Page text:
Latest project: Holy Fire: A Balanced, Biblical Look at the Holy Spirit’s Work in our Lives ($15.99, 9781621366041 Charisma House, Jan. 7).
Why did you write Holy Fire at this time? My publisher, Charisma House, got word that a leading noncharismatic evangelical was writing a book that would almost certainly be a broadside attack against Pentecostals and charismatics generally. They knew this man would particularly try to discredit the view that the gifts of the Holy Spirit are available to the church today. They asked me to respond, although there would be no opportunity to read his book. I did my best to write Holy Fire in a manner that would anticipate what I thought he would say. I was pretty sure he would defend the cessationist perspective, that is, the view that the miraculous ceased after the first century of the Christian church. I devote two chapters to expose the folly of cessationism and to demonstrate the contemporary relevance of holy Scripture regarding this issue.
Who is this book for? Because it addresses the heart as well as the mind, I would honestly say it is written for every single believer on the planet—the conservative, non-charismatic evangelical, the anti-charismatic, the Roman Catholic, any Protestant, the preacher, the layman, the teacher, the Pentecostal and the charismatic. I also kept the young student and new Christian in mind, and someone preparing for ministry. And yet, as I say in the preface, I wanted to make people “hungry for the Holy Spirit.” Therefore, it is not merely a cerebral book.
What do you mean in the book by “a silent divorce in the Church”? It is my view that there has been a silent divorce in the church, speaking generally, between the Word and the Spirit. When there is a divorce, sometimes the children stay with the mother, sometimes with the father. In this divorce, you have those on the Word side (calling for sound doctrine, earnestly contending for the faith once delivered to the saints, Reformation teaching [justification by faith, sovereignty of God], expository preaching and the need for people to be saved) and those on the Spirit side (urging people to get the same power demonstrated in the book of Acts and to experience signs, wonders, miracles, healings, prayer meetings where the place is shaken and even seeing people being struck dead for lying to the Spirit). Both emphases are exactly right. But they talk past each other, and neither side seems to deeply respect the other. We need both. The simultaneous combination will result in spontaneous combustion and bring the Great Awakening so desperately needed.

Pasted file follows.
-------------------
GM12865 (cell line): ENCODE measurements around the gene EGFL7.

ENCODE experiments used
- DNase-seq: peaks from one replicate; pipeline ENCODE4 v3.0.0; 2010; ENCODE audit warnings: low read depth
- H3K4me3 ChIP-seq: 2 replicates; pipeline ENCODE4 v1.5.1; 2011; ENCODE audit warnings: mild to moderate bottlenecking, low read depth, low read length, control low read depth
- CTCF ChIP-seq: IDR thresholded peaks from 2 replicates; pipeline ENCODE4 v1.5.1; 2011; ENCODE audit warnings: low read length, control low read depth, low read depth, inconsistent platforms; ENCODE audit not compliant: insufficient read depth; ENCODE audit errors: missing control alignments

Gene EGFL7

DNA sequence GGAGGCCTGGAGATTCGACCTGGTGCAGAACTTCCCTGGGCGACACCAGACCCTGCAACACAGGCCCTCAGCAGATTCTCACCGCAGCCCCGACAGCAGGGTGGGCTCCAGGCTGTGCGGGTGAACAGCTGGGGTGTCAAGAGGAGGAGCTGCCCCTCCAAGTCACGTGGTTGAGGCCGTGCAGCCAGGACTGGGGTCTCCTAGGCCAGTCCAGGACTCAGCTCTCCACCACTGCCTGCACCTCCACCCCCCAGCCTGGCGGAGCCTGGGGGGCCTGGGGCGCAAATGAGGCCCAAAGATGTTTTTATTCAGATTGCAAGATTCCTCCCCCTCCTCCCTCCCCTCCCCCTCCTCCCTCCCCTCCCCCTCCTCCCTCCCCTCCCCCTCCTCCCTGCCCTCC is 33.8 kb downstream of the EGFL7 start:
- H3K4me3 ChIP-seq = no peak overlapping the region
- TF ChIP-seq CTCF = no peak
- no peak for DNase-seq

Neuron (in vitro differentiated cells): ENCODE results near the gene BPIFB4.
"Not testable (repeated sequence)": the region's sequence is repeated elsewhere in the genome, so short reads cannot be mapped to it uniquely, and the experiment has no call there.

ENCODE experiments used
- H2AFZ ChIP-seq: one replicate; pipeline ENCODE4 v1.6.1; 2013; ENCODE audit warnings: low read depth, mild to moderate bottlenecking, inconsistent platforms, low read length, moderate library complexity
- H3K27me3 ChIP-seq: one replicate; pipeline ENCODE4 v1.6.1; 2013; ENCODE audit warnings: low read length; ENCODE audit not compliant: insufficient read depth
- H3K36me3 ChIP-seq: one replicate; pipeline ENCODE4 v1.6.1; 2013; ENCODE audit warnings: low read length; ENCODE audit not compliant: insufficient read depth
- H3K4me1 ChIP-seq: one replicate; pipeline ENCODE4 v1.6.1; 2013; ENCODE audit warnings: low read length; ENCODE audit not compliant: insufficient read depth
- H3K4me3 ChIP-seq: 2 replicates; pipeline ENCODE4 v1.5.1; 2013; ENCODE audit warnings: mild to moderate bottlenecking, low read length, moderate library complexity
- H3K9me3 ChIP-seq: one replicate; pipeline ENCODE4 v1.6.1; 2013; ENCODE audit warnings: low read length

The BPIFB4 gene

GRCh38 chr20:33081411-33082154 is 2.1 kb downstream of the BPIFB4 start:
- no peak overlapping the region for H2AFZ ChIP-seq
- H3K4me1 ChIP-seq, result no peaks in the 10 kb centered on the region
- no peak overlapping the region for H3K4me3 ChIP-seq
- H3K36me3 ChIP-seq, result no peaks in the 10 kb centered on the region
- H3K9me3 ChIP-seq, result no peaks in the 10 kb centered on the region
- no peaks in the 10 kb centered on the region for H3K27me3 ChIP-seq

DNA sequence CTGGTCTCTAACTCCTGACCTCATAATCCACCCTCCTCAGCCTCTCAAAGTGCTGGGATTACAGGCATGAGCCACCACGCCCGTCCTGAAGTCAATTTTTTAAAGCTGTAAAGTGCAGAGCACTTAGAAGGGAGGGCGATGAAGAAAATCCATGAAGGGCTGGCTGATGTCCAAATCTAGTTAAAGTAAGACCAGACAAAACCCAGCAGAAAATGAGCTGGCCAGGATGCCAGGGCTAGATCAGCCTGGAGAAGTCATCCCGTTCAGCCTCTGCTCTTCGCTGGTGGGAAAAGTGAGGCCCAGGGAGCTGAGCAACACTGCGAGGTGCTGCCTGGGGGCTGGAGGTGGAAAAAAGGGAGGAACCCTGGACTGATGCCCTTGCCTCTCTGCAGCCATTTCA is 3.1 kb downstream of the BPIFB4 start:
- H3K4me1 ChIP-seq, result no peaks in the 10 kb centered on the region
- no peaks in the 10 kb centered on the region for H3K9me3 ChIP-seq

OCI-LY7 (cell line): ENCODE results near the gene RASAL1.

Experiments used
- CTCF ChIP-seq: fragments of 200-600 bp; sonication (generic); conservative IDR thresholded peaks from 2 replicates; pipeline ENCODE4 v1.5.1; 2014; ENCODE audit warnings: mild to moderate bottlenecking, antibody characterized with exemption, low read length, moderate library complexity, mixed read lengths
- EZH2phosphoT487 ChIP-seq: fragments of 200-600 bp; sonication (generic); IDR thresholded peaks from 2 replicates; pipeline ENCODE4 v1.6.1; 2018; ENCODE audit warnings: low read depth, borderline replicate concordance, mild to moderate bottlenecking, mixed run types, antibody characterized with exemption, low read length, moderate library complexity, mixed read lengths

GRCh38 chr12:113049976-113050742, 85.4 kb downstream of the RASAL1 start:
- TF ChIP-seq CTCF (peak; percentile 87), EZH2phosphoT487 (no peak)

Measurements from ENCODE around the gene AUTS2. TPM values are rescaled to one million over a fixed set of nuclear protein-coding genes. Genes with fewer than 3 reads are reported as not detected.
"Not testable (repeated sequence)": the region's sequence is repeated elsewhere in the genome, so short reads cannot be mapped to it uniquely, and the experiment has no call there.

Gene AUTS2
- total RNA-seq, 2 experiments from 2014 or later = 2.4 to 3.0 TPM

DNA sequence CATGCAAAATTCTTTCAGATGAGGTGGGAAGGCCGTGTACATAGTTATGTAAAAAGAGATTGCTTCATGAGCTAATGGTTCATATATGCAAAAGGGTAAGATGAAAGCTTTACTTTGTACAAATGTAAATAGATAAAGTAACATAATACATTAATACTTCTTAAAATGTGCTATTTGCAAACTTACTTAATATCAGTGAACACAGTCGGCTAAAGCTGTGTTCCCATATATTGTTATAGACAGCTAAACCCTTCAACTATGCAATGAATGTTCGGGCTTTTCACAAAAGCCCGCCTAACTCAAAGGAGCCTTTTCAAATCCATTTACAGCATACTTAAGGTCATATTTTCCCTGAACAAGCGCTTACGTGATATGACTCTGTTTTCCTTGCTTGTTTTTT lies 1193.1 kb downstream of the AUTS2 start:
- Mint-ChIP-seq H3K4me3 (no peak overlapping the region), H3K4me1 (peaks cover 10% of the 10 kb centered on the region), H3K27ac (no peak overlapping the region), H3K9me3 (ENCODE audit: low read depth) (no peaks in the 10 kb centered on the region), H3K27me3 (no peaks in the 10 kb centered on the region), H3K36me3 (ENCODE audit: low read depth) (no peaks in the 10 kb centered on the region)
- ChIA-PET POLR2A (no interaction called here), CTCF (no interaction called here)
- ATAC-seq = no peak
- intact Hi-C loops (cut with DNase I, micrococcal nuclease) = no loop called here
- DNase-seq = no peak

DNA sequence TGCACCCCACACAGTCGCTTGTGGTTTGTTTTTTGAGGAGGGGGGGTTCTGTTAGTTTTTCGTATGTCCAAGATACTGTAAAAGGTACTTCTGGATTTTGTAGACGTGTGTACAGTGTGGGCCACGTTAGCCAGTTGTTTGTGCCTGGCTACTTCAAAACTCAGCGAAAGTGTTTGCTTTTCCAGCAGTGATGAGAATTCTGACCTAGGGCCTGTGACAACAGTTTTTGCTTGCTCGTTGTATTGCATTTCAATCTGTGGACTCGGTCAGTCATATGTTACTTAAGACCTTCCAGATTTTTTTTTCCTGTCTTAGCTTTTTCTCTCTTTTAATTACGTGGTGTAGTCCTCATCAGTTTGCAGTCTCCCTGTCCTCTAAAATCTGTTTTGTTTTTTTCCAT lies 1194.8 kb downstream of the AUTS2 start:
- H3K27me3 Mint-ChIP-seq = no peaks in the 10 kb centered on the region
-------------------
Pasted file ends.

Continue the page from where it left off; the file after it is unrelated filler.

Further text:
What exactly is “strange fire”? Taken from Lev. 10:1 (KJV) and also translated “unauthorized fire” (NIV, ESV), it is what Nadab and Abihu produced on their own. [Both] were consequently destroyed by God. The author of the book Strange Fire applies this to all Pentecostals and charismatics today, claiming that their manifestations, including speaking in tongues, are demonic. I include a chapter called “Strange Fire” in my book.
What motivates you to be frank about the various types of strange fire? I was compelled to point out that too much that has taken place in the modern Pentecostal and charismatic movement is strange fire. False. Counterfeit. I warn against false healings, false teaching, sheer showmanship, hyper-grace teaching, open theism, universalism, so many songs that are shallow theologically and the notion that gifts are more important than character. I also lament the fact that prosperity teaching has taken a front seat where the traditional emphasis had been on signs, wonders and gifts of the Holy Spirit.
You speak of a time when “the Word and Spirit come together.” To what are you referring? My final chapter in Holy Fire forecasts the next (and in my opinion, final) great move of the Holy Spirit before the Second Coming. It is the cry in the middle of the night (Matt.25:6), when the church is awakened from its slumber. I call it “Isaac,” the true coming together of the Word and Spirit. I liken it to the ancient promise to Abraham. For 13 years, Abraham sincerely believed that Ishmael, son of Hagar, was the promised child; likewise, so have many Pentecostals and charismatics assumed that their movement of the past 100 years was the ultimate “last days ministries” before the Second Coming. It was Ishmael (in my opinion), although Ishmael was a major part of the sovereign purpose of God. But the best is yet to come, as prophesied, too, by Smith Wigglesworth in 1947, when the Word and Spirit would at last come together—which I call “Isaac.” This awakening is coming soon.
How can retailers promote Holy Fire? I would like to think that every person who reads Strange Fire will also read Holy Fire. ... Who am I to give advice to these retailers? I realize they cannot take sides. I suppose I would like them to challenge the buyer to read both books and let the reader decide. I would also hope they could somehow make available an open letter I have written to the author of Strange Fire, which I wrote after I read his book and heard all his talks at his Strange Fire Conference. I have asked him to pray about having a civil debate—presidential style—on the issue of cessationism. Everybody tells me he won’t do it, but let us hope he will.